Agricultural science Agricultural science is a broad multidisciplinary field of biology that encompasses the parts of exact, natural, economic and social sciences that are used in the practice and understanding of agriculture. (Veterinary science, but not animal science, is often excluded from the definition.) Agriculture and agricultural science[edit] The two terms are often confused. However, they cover different concepts: Agriculture is the set of activities that transform the environment for the production of animals and plants for human use. Agricultural sciences include research and development on: Fertilizer[edit] One of the most common yield reducers is because of fertilizer not being applied in slightly higher quantities during transition period, the time it takes the soil to rebuild its aggregates and organic matter. Agricultural science: a local science[edit] With the exception of theoretical agronomy, research in agronomy, more than in any other field, is strongly related to local areas.

String theory String theory was first studied in the late 1960s[3] as a theory of the strong nuclear force before being abandoned in favor of the theory of quantum chromodynamics. Subsequently, it was realized that the very properties that made string theory unsuitable as a theory of nuclear physics made it a promising candidate for a quantum theory of gravity. Five consistent versions of string theory were developed until it was realized in the mid-1990s that they were different limits of a conjectured single 11-dimensional theory now known as M-theory.[4] Many theoretical physicists, including Stephen Hawking, Edward Witten and Juan Maldacena, believe that string theory is a step towards the correct fundamental description of nature: it accommodates a consistent combination of quantum field theory and general relativity, agrees with insights in quantum gravity (such as the holographic principle and black hole thermodynamics) and has passed many non-trivial checks of its internal consistency.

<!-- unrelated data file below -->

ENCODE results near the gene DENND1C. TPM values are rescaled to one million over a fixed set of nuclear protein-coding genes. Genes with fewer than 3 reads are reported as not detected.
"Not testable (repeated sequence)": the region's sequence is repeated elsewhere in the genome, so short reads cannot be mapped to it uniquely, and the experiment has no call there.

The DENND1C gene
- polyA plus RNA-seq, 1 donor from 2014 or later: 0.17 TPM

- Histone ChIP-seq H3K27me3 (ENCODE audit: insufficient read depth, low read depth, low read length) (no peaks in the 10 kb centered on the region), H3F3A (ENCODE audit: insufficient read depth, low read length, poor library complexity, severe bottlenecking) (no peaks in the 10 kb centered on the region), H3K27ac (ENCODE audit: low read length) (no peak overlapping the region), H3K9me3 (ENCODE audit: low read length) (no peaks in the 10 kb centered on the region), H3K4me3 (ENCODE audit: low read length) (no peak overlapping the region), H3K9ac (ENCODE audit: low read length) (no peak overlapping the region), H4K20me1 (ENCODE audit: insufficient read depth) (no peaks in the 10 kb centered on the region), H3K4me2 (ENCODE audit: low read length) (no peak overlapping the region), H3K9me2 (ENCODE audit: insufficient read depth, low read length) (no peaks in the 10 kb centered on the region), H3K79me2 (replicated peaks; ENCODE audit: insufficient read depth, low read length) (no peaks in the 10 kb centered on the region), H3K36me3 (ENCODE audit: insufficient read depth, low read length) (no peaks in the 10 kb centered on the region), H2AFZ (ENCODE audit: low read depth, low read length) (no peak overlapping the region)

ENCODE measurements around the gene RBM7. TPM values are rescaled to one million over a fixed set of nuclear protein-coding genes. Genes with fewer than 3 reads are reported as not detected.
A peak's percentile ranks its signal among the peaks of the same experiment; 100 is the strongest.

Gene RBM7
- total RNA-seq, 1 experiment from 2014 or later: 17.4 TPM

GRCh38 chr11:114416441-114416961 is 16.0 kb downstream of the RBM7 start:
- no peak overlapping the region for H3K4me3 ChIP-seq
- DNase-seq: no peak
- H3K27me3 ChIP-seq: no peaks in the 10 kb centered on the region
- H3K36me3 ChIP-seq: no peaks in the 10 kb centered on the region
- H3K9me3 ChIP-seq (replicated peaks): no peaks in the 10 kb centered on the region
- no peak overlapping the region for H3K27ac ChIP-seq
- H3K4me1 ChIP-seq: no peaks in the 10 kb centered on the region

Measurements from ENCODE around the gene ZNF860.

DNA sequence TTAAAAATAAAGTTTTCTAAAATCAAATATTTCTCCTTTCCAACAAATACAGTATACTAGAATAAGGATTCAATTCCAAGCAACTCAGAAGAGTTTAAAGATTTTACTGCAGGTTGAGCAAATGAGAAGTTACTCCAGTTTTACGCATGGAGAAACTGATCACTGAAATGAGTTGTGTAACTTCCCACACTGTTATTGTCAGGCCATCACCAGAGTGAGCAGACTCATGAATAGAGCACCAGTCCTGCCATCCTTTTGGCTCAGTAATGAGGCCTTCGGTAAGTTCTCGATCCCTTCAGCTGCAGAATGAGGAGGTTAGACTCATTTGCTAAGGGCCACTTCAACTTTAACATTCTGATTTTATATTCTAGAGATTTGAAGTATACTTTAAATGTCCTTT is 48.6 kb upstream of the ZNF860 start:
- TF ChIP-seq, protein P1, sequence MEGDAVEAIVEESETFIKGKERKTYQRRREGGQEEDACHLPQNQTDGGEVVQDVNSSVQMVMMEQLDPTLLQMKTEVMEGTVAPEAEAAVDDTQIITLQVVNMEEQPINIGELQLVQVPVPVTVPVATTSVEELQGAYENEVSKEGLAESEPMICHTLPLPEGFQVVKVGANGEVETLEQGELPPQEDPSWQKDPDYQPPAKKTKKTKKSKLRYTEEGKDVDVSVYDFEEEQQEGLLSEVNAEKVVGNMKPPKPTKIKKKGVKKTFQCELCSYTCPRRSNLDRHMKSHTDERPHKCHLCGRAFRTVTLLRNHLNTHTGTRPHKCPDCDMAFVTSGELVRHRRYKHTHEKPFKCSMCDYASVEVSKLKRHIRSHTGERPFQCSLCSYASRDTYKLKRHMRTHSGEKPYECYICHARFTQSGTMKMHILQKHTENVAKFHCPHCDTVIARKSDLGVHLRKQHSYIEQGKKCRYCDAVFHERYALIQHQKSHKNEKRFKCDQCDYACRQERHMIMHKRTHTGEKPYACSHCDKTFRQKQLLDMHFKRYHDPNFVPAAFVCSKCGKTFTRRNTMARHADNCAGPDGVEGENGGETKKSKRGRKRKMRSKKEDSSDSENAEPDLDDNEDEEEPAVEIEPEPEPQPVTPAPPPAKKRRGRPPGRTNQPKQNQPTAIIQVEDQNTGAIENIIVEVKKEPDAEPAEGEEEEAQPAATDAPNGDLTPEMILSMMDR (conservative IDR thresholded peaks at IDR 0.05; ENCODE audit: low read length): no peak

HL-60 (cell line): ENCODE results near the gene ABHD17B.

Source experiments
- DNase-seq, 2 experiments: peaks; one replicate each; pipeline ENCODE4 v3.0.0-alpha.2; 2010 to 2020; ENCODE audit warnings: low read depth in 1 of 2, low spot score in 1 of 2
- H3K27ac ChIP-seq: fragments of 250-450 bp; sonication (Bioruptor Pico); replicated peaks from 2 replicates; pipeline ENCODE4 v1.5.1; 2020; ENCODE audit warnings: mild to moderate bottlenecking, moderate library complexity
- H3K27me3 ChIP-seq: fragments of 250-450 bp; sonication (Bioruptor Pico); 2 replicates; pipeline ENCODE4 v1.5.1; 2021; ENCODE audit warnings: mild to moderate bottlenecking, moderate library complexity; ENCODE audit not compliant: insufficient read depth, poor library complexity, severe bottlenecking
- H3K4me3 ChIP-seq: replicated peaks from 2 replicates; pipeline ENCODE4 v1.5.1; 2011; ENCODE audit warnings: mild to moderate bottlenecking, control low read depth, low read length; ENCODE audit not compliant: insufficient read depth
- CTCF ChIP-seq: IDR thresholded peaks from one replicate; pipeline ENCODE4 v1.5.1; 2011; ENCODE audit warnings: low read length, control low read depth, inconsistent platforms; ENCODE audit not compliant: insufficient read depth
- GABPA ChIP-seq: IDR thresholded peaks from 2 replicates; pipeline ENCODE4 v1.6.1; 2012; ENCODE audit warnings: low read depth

Aerospace engineering Aerospace engineering is the primary branch of engineering concerned with the research, design, development, construction, testing, science and technology of aircraft and spacecraft.[1] It is divided into two major and overlapping branches: aeronautical engineering and astronautical engineering. Aeronautics deals with aircraft that operate in Earth's atmosphere, and astronautics deals with spacecraft that operate outside the Earth's atmosphere. Aeronautical engineering was the original term for the field. As flight technology advanced to include craft operating in outer space, the broader term "aerospace engineering" has largely replaced it in common usage.[2] Aerospace engineering, particularly the astronautics branch, is often referred to colloquially as "rocket science",[3] such as in popular culture. Overview[edit] History[edit] Elements[edit] Some of the elements of aerospace engineering are:[10][11] A fighter jet engine undergoing testing. Taught courses[edit] In popular culture[edit]